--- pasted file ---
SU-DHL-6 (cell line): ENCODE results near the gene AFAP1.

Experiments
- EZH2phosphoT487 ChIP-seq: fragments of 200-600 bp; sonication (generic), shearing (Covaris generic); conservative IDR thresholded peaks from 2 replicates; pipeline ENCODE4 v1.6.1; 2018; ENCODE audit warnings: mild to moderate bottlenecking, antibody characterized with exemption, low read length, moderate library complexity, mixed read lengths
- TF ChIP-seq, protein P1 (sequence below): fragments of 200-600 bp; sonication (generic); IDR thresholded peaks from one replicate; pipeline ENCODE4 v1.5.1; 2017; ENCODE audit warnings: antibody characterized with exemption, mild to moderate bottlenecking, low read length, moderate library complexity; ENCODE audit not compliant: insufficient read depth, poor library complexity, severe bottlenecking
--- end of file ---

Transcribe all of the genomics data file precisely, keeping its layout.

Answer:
SU-DHL-6 (cell line): ENCODE results near the gene AFAP1.

Experiments
- EZH2phosphoT487 ChIP-seq: fragments of 200-600 bp; sonication (generic), shearing (Covaris generic); conservative IDR thresholded peaks from 2 replicates; pipeline ENCODE4 v1.6.1; 2018; ENCODE audit warnings: mild to moderate bottlenecking, antibody characterized with exemption, low read length, moderate library complexity, mixed read lengths
- TF ChIP-seq, protein P1 (sequence below): fragments of 200-600 bp; sonication (generic); IDR thresholded peaks from one replicate; pipeline ENCODE4 v1.5.1; 2017; ENCODE audit warnings: antibody characterized with exemption, mild to moderate bottlenecking, low read length, moderate library complexity; ENCODE audit not compliant: insufficient read depth, poor library complexity, severe bottlenecking